Back when I was in college, I enrolled in a couple of introductory AI courses. I quickly got bored: artificial neural networks didn’t sound very practical and the dry mathematics was off-putting. After I finished the courses, I graduated and moved on. A while ago, I started noticing articles and blogs on self-driving cars that use “machine learning”. It sounded like a fancy new way to position the decades-old field of AI. I still wasn’t sure what the hype was all about. That was about to change.
One evening by chance, I came across a link to what sounded like a Mario video. Being a fan of retro video games, I opened it. The video shows a skilled player playing Super Mario World. Here’s the twist: the skilled player isn’t a human. It is a neural network program that taught itself how to play Super Mario World with zero help. When it started, it knew absolutely nothing about Super Mario World or Super Nintendo. It didn’t even know that pressing the A key on the controller makes Mario jump over obstacles. It learned to play and complete the first level all by itself… made possible by machine learning.
Needless to say, my mind was blown.
I wish my professors had shown something similar at the beginning of the course. I would have been all over it. It was a fantastic demonstration of the power of machine learning. I spent the weekend reading blogs and news articles about machine learning applications. I tried to run some simple applications but didn’t get far. I wanted to understand what problems it can solve. I wanted to apply it to a real-world problem.
At some point, I decided that I need to take a course so I could read and understand machine learning blogs and research papers. I researched online found a course on Coursera offered by Andrew Ng. For those of you who don’t know who Andrew is, he is a highly respected and very influential scientist in the fields of machine learning and AI. He’s leading machine learning efforts at Google and Baidu. Before that, he taught at Stanford as an associate professor.
My Review of the Machine Learning Course by Andrew Ng
I enrolled in Andrew’s course on Machine Learning and I’m super glad I did. If I have to rate Andrew’s course out of 5 stars, I would give it 6 stars.
It was literally one of the best learning experiences of my life. I had fun throughout and learned many useful concepts, many of which I was able to apply to solve real-world problems.
- The course is introductory level and is designed for complete beginners to machine learning. You don’t need any prior experience with machine learning tools and libraries.
- The course is 100% free. You’ll need to pay about $50 if you want the course certificate after completion.
- The course itself is 11 weeks. I spent 3-4 hours a week. If you have more time, you can definitely finish it sooner.
- Andrew Ng has an amazing teaching style. It’s super fun and very engaging. He clearly articulates complex algorithms and mathematical equations which make it very easy to grasp the subject matter.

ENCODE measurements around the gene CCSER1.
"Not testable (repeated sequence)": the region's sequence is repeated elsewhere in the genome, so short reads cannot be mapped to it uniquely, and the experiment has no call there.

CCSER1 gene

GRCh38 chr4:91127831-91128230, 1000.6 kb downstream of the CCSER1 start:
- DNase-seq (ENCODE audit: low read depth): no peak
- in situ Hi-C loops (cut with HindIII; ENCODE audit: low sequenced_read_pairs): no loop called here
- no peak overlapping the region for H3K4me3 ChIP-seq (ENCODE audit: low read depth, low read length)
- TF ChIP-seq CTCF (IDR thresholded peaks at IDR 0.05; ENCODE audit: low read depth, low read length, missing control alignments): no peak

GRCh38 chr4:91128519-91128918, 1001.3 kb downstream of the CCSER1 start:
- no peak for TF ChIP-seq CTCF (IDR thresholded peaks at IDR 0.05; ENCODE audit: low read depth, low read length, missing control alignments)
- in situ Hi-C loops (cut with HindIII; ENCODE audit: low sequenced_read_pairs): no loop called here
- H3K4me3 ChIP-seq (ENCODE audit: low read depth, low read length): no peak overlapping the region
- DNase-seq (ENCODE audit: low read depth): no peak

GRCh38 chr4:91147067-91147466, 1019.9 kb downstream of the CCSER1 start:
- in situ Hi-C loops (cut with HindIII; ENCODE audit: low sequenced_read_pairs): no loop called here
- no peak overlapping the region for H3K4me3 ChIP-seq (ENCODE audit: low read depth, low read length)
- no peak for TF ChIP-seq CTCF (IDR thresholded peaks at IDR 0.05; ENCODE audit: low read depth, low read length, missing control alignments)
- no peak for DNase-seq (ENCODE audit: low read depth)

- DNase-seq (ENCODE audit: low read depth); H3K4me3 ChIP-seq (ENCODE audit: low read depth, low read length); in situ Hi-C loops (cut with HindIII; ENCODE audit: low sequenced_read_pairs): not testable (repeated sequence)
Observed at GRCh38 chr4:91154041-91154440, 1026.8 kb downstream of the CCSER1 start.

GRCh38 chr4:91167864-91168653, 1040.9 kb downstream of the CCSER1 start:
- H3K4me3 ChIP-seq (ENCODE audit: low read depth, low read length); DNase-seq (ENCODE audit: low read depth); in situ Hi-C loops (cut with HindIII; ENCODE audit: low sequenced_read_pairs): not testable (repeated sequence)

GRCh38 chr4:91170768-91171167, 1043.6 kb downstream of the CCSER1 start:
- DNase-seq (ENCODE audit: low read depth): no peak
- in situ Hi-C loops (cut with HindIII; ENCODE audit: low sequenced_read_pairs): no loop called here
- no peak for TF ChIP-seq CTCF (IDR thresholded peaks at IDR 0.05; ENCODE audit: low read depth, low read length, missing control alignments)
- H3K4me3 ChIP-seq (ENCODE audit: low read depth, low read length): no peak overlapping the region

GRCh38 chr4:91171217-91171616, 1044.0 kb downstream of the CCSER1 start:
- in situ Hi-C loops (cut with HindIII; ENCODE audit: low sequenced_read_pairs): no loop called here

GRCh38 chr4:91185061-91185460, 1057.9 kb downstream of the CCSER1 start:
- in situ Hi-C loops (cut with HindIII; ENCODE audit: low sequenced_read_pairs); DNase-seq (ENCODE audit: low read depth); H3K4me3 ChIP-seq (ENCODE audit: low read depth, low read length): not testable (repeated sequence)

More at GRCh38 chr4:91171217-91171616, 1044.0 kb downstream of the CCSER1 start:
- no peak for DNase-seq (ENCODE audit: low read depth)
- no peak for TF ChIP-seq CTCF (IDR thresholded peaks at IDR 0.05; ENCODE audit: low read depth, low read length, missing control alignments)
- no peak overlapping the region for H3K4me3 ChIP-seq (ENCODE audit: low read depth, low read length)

- The course will introduce you to various flavors of machine learning algorithms: linear regression, logistic regression, k-means, (artificial) neural networks, support vector machines, unsupervised learning. By covering many different algorithms, it lays the groundwork and sets up the foundation so you can continue learning in the areas that interest you.
- Programming assignments focus on solving real-world problems: handwritten digit recognition using neural networks and spam classification with support vector machines (SVM) were my favorites.
- A couple of friends who took the course complained about one aspect: the assignments must be done in MATLAB or Octave. They were hoping they’d be able to use their favorite language and learn a machine learning library like TensorFlow. However, I feel MATLAB/Octave is a great choice for this course. It forces you to think about applying machine learning algorithms using matrices and matrix operations, without getting caught in the nuances of a high-level language or a library. I would however, strongly recommend that you do not skip the tutorial sections covering MATLAB/Octave and pay very close attention to them. Review the tutorial sections twice if you need to, or you’ll spend a lot of time stuck on assignments.
If you are interested in machine learning (you should) and you are a beginner or know very little about it, Andrew’s course is the best investment of your time that you can make. The only regret you’d have is that you didn’t enroll sooner :)
What to do next?
Deep Learning is one of the most sought after skills in the field of machine learning, and it is transforming many industries. Coursera and Andrew Ng offer some great courses on Deep Learning:
- Neural Networks and Deep Learning
- Improving Deep Neural Networks: Hyperparameter tuning, Regularization and Optimization
- Structuring Machine Learning Projects
- Convolutional Neural Networks
In addition, you should also join Kaggle. It is an online community of data scientists and machine learning enthusiasts. It runs competitions which are slightly advanced for beginners but a good way to explore the field. For many beginners, Kaggle’s best feature is the no-setup, customizable, Jupyter Notebooks environments, and access free GPUs plus a huge repository code published by other developers.
Happy machine learning.